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Lethbridge Herald Newspaper Archives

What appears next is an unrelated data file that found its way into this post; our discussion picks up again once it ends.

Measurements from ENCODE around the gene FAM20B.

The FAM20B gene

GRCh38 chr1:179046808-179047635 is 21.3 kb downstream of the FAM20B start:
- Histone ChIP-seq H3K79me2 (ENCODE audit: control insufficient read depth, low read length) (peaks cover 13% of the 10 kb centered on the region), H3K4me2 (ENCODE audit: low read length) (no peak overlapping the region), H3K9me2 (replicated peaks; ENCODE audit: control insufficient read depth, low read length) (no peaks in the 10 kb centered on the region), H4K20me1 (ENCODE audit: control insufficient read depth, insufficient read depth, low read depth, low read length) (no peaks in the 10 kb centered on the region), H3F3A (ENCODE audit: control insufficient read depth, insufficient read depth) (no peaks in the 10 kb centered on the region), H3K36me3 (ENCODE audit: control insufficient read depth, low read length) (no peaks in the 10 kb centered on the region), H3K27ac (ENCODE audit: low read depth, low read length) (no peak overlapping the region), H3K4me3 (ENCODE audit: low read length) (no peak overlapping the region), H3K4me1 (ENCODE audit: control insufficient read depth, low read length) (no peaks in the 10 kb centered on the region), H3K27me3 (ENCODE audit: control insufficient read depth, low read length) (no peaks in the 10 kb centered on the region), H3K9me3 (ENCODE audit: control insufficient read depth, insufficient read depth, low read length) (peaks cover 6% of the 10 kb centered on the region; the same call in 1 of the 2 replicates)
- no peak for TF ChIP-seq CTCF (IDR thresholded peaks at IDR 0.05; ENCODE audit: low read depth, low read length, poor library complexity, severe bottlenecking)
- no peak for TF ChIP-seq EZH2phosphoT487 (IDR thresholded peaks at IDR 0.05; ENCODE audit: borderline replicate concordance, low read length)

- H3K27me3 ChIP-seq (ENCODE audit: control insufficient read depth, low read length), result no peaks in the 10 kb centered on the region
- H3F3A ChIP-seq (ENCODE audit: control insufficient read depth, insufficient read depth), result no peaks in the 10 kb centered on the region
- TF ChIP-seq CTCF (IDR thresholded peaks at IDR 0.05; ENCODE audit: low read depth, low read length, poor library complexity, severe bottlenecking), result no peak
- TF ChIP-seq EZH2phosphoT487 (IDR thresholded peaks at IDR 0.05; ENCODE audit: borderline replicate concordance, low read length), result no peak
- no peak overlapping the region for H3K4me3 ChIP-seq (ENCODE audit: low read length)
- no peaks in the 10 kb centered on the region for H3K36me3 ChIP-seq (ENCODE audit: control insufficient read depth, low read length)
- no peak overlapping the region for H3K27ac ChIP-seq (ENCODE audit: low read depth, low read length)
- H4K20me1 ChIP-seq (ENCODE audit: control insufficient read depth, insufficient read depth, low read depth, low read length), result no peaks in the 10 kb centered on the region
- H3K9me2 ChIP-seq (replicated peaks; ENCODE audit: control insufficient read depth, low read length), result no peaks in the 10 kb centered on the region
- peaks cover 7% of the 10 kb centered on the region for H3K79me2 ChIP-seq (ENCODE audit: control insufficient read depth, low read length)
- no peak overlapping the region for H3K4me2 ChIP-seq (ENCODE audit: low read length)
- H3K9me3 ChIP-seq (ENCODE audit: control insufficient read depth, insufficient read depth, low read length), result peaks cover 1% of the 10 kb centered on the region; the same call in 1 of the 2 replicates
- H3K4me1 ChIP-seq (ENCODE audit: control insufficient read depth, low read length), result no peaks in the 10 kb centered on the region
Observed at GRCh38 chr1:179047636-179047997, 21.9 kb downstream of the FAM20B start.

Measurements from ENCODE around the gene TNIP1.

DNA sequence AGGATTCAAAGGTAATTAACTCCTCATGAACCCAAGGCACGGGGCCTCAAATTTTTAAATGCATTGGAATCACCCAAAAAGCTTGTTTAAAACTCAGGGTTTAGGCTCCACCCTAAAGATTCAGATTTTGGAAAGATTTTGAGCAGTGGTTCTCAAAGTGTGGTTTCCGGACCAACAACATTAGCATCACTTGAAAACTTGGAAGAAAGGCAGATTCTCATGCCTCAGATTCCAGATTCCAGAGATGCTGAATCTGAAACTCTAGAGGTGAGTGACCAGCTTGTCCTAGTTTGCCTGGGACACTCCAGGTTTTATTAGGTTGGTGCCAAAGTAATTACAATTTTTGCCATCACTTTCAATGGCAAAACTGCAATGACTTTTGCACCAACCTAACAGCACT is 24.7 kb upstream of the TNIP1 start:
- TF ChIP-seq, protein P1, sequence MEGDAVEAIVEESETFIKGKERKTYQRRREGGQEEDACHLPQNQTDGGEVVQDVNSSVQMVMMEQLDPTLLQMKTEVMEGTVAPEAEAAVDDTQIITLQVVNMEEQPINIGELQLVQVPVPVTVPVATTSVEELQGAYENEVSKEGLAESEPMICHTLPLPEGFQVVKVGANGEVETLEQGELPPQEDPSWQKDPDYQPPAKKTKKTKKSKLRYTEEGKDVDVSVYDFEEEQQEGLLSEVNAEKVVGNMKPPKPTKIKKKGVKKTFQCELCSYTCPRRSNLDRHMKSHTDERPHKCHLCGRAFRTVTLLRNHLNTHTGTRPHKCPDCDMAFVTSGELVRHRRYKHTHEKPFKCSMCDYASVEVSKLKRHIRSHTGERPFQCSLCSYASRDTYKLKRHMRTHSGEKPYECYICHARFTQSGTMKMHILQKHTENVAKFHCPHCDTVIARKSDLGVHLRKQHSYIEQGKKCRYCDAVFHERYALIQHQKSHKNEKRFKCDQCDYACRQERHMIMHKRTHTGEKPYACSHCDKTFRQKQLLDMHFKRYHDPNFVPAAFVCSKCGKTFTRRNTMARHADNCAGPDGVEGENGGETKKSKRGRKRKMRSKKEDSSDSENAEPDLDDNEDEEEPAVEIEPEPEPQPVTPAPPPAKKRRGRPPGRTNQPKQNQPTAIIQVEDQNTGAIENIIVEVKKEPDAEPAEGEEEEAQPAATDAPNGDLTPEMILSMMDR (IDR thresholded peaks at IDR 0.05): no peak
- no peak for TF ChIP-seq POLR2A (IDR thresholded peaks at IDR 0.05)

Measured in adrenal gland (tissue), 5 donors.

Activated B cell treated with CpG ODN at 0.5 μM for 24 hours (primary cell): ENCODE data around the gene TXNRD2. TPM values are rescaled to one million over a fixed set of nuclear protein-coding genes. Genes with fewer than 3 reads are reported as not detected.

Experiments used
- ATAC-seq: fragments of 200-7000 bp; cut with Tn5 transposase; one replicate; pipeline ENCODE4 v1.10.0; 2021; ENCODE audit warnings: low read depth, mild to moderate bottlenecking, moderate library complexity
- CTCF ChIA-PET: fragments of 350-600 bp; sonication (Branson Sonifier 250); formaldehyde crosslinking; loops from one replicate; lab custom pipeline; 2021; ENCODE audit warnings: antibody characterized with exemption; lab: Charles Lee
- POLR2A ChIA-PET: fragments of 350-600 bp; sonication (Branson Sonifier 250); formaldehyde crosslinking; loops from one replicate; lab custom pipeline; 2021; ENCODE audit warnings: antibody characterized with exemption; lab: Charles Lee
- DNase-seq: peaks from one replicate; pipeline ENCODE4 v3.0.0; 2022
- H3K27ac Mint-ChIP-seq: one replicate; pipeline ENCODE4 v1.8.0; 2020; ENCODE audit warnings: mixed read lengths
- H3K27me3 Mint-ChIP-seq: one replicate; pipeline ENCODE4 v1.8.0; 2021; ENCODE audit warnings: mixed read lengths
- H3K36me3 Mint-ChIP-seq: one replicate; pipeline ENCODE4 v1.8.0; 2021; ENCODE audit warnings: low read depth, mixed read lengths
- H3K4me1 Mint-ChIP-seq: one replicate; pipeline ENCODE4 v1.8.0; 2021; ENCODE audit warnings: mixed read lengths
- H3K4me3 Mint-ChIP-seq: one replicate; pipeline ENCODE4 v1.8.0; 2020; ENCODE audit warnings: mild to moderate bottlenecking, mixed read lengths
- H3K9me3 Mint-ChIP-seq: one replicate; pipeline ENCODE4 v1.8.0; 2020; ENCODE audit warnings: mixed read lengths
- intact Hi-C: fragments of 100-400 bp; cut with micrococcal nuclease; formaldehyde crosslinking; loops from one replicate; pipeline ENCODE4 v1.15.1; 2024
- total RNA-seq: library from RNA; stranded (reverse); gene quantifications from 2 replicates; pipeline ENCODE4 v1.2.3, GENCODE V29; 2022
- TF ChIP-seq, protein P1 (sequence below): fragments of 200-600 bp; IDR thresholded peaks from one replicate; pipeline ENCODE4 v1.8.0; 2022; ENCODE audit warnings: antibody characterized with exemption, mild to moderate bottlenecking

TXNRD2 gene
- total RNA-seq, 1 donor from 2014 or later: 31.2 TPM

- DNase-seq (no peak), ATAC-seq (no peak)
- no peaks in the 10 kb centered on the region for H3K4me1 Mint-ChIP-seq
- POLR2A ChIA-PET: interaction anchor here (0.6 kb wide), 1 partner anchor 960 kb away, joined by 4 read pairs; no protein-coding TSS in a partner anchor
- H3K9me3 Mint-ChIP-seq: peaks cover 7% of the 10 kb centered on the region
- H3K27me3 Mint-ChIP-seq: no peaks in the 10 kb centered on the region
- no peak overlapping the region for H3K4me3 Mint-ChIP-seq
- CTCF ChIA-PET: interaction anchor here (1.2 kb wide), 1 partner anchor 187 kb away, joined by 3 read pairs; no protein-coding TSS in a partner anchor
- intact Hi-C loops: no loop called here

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Lethbridge Herald, The (Newspaper) - October 7, 1910, Lethbridge, Alberta The Letbbridge Daily Herald. Friday, October Let Us Figure On Your Bffl! Your Lumber Bill We Mean! No matter whether von want just a few odds and ends of lumber for fixing up about the place, or a complete house o before buying elsewhere. There are two reasons why you should do this: First the chances are that we can save you some money, arid second r because purs is the best seasoned, dnest cnances_arestnai we ca.i i j. "Drop in and let us show you." and best kept stock in this section. r J Round Street Phone 763 Westminster Rd. Phone 1063 Yards Lethbridge N. Taber Bow Island Milk River High Klvtt Claresholm Nauton Granum Carmangaj Barons Kipp Jet. BEAUTIFUL SHRUBS you aware of the large number' of; fine hardy Flowering Shrubs that are perfect-" ly the prairie and will thrive there year after year; getting'.more beautiful- every v a We can send you a selection'of twelve varieties, three years did; that will. all coming summer, jand .all.willbe. b.lopmiiig at different periods from spring mi-- tilialL -The selection includes Lilacs, Snow- Syringas, .Elders, Berberries, Snowberries, Deutzias... Honey- suckles, etc.. etc. -'Ml two to three feet high, three, years-" old, regular--yalue This selection, all express charges paid to your nearest express office at special; "price. J. TiT i H. V x f For 30 days onlyjpf Place Borders early dozen Nurseries to address you on so im-weighty a subject, I am means the1 only man whq his money! out of "wiihojot a crop, r'4 12 inches has made farming by practicin methods. There is of Utab, who plows and 'subsoils some- times" as deep as 16 inches and raises an average of 43 bushels to .the acre on 200 acres. There is Mr. Hoiden of Mont., who raised last year 230 bushels "of potatoes to plowing fmm 8 _to 10, Jnches "deep: There are Chapman Bros.' of Santa Monica, Gal., who plowed S to 9 inches instead of 4 and took bushels barley off 100 acres. There is also Galloway, of Eastern Colorado, who raised 60 bushels of wheat per acre., and Charles Green of Leroy, who-came triumpantly through every dry yeaij in the last half century and who raises fruit, shade .trees, and everything und. er the sun. on land plowed ng land and cul. George L. Farrel sunwaeiv -This shows the deep -plowing. "There'are here today who. s these :'iine'-' exhibits-, have raised magriificient crops on six and seven inch plowing, and to do this plainly '.Indicates .a .thorough knowl- edge of the art of conserving moisture; but'dry. farming has much more in store for these gentlemen. They have "Our, subsoiU.are waterlogged soils of the when water goes out. air conies in and we find cracks a'mT air fissures a hundred feet under ground. Therefore, most of our subsoils- are all ready for crops, provided .they contain enough seea like the jean easily be reached ib. horses and a good plow, and it would and" since there 1400 >j .walk- always pay 'to keep a special team for -work- More to come BOW ISLAND Bow' Island. Oct. 5. OU XV J 1 Smith lias rented Uie- Bceckenndge is usually more ..than enough in top six inches and some to nine oases out of 'ten it is quite to turn up another four o which will mix in with house and will move into town the i the winter. lor CANADA'S FAMOUS FOOTBALL TEAINEP? GIVES HIS OPINION OF.ZAM-BUK, Mr. Sim trainer; the A Hamilton Tigers- Football Team, .and -a. John Donovan will and hold the "humus much longer in 'Stt'eiermular aiej Mrs. ron ,onjraove in UieJr l 6 top soil house. "The fbest recommendation for deep "Among our experiment stations we to the at an extra cost of rtm- frioricT floOKG. WJIO o-rtino- m not come into their kingdom yet, for Ithe-end .than, if were plowed the'accumulation of moisture by deer plowing; especially in clo.udburst coun- tries, as Chamberlain has pointed out is half our battle. cannot con- we-'have not got, and a si-x or seven inch seed bed will not hold all .the -moisture that comes, if il all once. One more horse. plowing' Ts'tBe .'ex-tra profit derived from it, and its economy of labor. It takes 'from 10" to bushels of wheat to pay labor expenses per acre and the profit -.begins to; accrue on evera j for Mrs. bushel above that. ,The man who puts fine half find our old Dr. Cooke, who plowed adobe sod last year eight inches deep and raised produce on i-t that .looked -as if it had been rained on every day of the week, and this was a very dry year at Cheyenne. "I am particularly pleased to see that many of our most eminent pro- fessors and-, instructors, Chamberlain c-arieton, Jardine, Towar, and, oth- ers, are urging deep plowing methods because they bring jcesults. "In Algiers; Mr. Wing the (French plow their land for dry. rais- ing alfalfa inches deep, and. in, 'all the agricultural countries of we find the same thing; deepen work than .ours and "heavier- pfoduc-f tidrL; In fact, .say, that worlfe yielA follows dollar an acre is. going to raise many a; man in the" next few years out of the'20 bushel class and put him into the 40 and even oO and 60 bushel class "t have never heard any objections from..those wlio plow deep.' Do not turn-deep-plowing dowc because some one says it cannot be a: little time, i-t.-will pack J one saye it is impossible it to.good Work has commenced admittedly one" of trainers, is amongst those who havfe proved how useful Zam-Buk is athlete, as well as" in the, 'says, "I hold Zam-Buk, in highest esteem as a balm and embroca- i don for athletes. As "trainer of ton, I introduced it some'.time and it would. be to say one single member vices there in aiout: jwho has not been indebted-to 'Mr and Mrs c" "R- -Hands made a Buk for the cure of same.bad'bruise; business trip to-Lethbridge, and sary, returning J'. and Mr.-Martin .went to cut or Zam-Buk prevents" wounds 'taking the. wrong way" and; ensures rapid and healthy in his crop with-the-disk harrow three inches deep lives from hand to mouth; the man who can.raise 20 to 30 bushels by advanced methods soon becomes independent farmer who raises 45 bushels is putting mon- ey in the taking trips to The E. C. mile ste'am. out- fit is breaking 160, acres r Mr. Thorson, one mile that he re- orson, cently purchased' rrpm-Jr.Hurd at Slj> per acre -i. Mrs. A. Smitli has a'gasoline plow at. work On Mrs. King and Lester, leave -tor Florida. Everyone can getin-this class j ?..1 if he wills it so, and I want to say! this, i-t is only a question of deeper plowing and our dry land farms.will eventually produce as heavy a yield; -if. T.. J.- Question 'of the right amount of.'niQisU'.re; or be-cause .another says "In the last few years "many of our farmers have been carried the fascination of surface -work to the ne-. The Physics of Soil Moisture Two Practical Addresses Given at the 0ry Farming Congress filth. -Remember; "that; good tilth, if, of the majority.-, of .-crops as the irri- it ''doe's' not .-pay' One of Che most interesting papers yet given -at the Dry Farming Con- gxess was that given by Dr. H. H. of. Highmore, S. D., on "The Reiatioirof Physical Condition of Soils .to the Movement of Soil Moisture." __ he'said: "Being composed as the soil of disintegrated-rock it is evident that the soil not occupy all of the space-in the volume. Into the pore spaces leftjbetween the soil grains, the water finds its way and the amount of water that will contain depends upon -the nu'inoer' of pore spaces .the --soil tides the greater -are' the -number .pore spaces, and, the greater amount of it; wiir hold. "Tfce pore spa-ces in the" average west- ern soil represents- from- 30 .to oO per cent, of its volume.- .This means thai the soil will bold 30 -to cent. -of its volume of a "dry soil the pore spaces are'filled1 with air ahc] the application of water.'drives-out''the air and fills the spaces-.with When the pore spaces, are full the: soiJ- 'is satui-ated. -A saturated- draiu iiself dry. There will -b'e left ijenind around every little soirparti'cTe -a thin film of moisture which'.the pow- "er of gravitation cannot possibly move. This is known as-capillary'and hygroscopic moisture. It is .upon-this moisture which' -the -roots- _pfentJ.; ;hitist depend-for; plamifood-and water: water-of-the ..soil is removed ways; first, .by the actioif of means evaporation.. 1 As the.-capil- lary water. from' a. soil is. evaporate.d the surface tension of the water tends to approximate the soil particles un-_ by, the, time all of the capillary I .water is removed the "-oil particles t have been brought within- cohesive range of each other. This causes the soil to shrink in volume, and the sou parr-icles being now 'brought "within close enough relationship with each other that the power of -cohesion- may act between them, water, .-readily passed from one soil grain to another. This has been incorrectly called capil- larity. "I-t is not because capillary tubes are formed in a crusted soil that water is lost by capillarity, but because, the 'soil grains during the drying process have.been-so closely each' other that the dry vspil-f grains steals the water frork the moist ones below and carries it in a stream from one soil particle to another until fin- ally i-t "reaches the uppermost one., when it is carried off into the air by 'evaporation. If a soil thst has been subjected to the drying and contract- ing proc-sss be stirred with any im- plement the soil particles will be sep; so far apart that they will lie beyond cohesive rtinge of each other Irr.'a soil so treated it is next to im- possible -Xor water to travel'from one grain to another and thus the "efficacy of the dust -mulch.) In tins case the water rises by capillarity from the moist soil below until it comes into contact with the dry. loose and' separated particles of the mulch where it is diverted from its upward course." Drouth "and Deep Tillage A very practical and therefore inter- esting" paper'.-was that given by E. P. -Parsons; of-Parker; Col., on "Defeat- ing Drouth u'y Deep "I have been requested to speak -on deep plowing, but, you must under- stand that' although the- honor has Often Meed a yon_ car.noi be too careful what you purgatives injure the bo-velc and pave the way for .life-long troubles. ..The m m i mr docs the work most effectively without irritating the bowels or causing any discomfort. The children like them for they taste like Cindy. One of the most popular of ihe NA-DRU-CO preparations. mail 20 2iw-.''n Tf vovii- yst National Drug and ChcmfcaS Company of Qurutda. gleet of the plowing, but th I ing is and always will remain the tirst and most- vital operation in every form agriculture, and' instead "--of putting the cart before the horse, we should -give it its rightful xHace.. in our; dry farm .economy and all other operations as supplementary to the plowing. "Success in dry farming depends most entirely on the condition of the subsoil. In speaking of the. subsoij we use the word to mean the solid ground underneath the. plowed sur- face. If it is kept moist -the .roots q; crops vv-ill penetrate it; otherwise they will not. "The normal length" of the roots of small grain is three to feety- corn four to seven feet or over: it' the farmer plows only six or s inches and his subsoil, through batt management, is dry. the roots -never iuto it and he'is trying to raise a crop on seven inches which need; four fee.t, and if he gets only three-bi four Dushels to the acre he -wonders what the trouble is. The deeper Aha plowing jhe is from' the- surface and the longer it takes" to dry out. Drouth, as we all know commences at the surface and goes down inch by inch a little at a time and it takes about three times as Ionr5 to dry out ten inches as it does six: for every inch you go down the" slow- er the action oC the drying out pro- cess, and since the plowed land oh top of the subsoil acts as a mulch, il is an utter impossibility when onco the subsoil is wet up for any drouth, to dry it out so that the roors of crops will not penetrate it. provided the plowing is good and deep. "On our ranch when we have three feet of wet subsoil with a 10-inch mulch of plowed laud above it und the surface cultivated besides, we don't care live cents whether it rains or not. When the glorious -June weath er commences, which the shallow plowers cali a drouth, we put a good mulch on our crops and go fishing. but to be fair. I must a-dd that an average precipitation is close on 15 inches. It makes all ilie difference in the world whether you farm on the surface or farm on the subsoil. In r. wet year shallow plowing often give? ;ood results and fools the farmer, for the reason that if there is enough moisture to wet the subsoil the root? will go into n and he gets a crop m spite oi poor- plowing. Our Canadian friends have an atl vantage in- the deep freezing of their subsoils, which in some parts do- no! thaw out at the lower depths -untii wheat planting time-. This prevents evaporation, opens thetn up for root penetration and -to some extent ob- viates the necessity for plowing a? deeply as in countries further south "The rule should be. the hotter anci drier the'country -the deeper tlie void of humus. 'In.'an'swer to 'this if your subsoil is .sterile, plow? .grees -get depth." at any w-ill pay you" 'a hundredfold in Fall rye is the'best crop for this purpose. At the same time it Js-'' better to farm. "where -there is plentjHyf and leave' U.-LJ.U. on spend the seo.uel to last week'.s runaway match, Mrs. Geb. the fifteen vca'f 'oWUride; has'been, taken home and.-stattecL'to.. and the eroom .-she grows up Mr., and child are'.doing' nicely, "How deep Mr.' and', .Mrs. Donnelly' expect for Calgary, the first 01 to -the, shallow of ten inches, for this depth 11 riOi O ITJ.I-. ctuu gated and the quality, as we all Oct. 1st, a baby boy: Moth, I-am' -of ten. "asked: woul'd you This, like every- thing .-else." diepends. My experience on my soil is. that-.the greatest pro- portional increase in" crop production, is- from, the the-.increase for every ad- ditional inch plowed is not so -great, for this I have been recom- mending the. small farmer to plow a tives at The wife of Dr. of cause hard encrustations to .form ?pn a wound or -cut, and when these-get- fcnocked off, the wound is' xthan; ever. Zam-Buk on the contrary, healing a wound keeps; "In my estimation it is the -finest healing balm obtainable; and mo- letic institution or no be without it I say this' after ;_oyer.; fifteen years' experience as a of athletes; and after .'experimenting, with nearly all Zam-Buk without doubt, should-note that opinion'.is. shared Tjy. sportsmen and -athletes as Sblerrinsi" the'lof Hamilton, Longboat..the of New Zealand, and allkth football organizations of England: Fjjr sprains, cuts and aorasions, for.suff- ness, muscular rheumatism, and..asjan toon, was badly ourne-t when; her aress caught fire.. Tnere is a strong. agitation in 'Aus- tralia and New Zealand tf-r the re all' around''embrocation and .balm, Zkni- Buk Mr: Vaughan' "superior." All -druggists. and 50c Refuse -.trait-- auction of the Pacif-s cable rate." 'ationsr TINWARE Few odd Below cost. 3et't. STOVES' RANGES .-.Going: Fast. Selling below cost. OIL HEATERS Reg. call- Reg. call- S4.00 BOARDS' 'Reg'. call- iiuu 70c 80 c 90c Ke2i'. BARN DOOR HANGERS RO-JT. Final 60c Track for same Per foot 5C CROCKERY Odd Below Cast. GRANITEWARE Lunch 75c. Clean-up......... Just a few lines left. 50c Reg-. 30c. Final PAILS Galvanized 20c Resr. 40c. Final 25c Reg. 45c. Final 30c 60c. Final 40c VVKIGHT'S IXXX ANTI RUST and best macic Regular 50c Kegnlar LANTERNS Cold Final ?0c Square Final Round Reflector Reg, Final LAMPS Solid Brass (From England.) Regular S1.15 3 Fancy-Stand ONE-HALF PRICE GALVAIVIZED WAKE Goal Reg. Socf'j 35c Hotel 85c VARNISH Berry Less itlian Cost. PAINT Per gallon 'BRUSHES Jr'; AU styles-- Your own price. BUILDERS' HARDWARE 10 Per Cent, off Cost, NAILS Base Price......S3J5 HINGES, NUTS. rBOLTS Perlb. 10c PULLEYS AND SNATCH BLOCK At Cost longer will a crop stand in dry weath- ;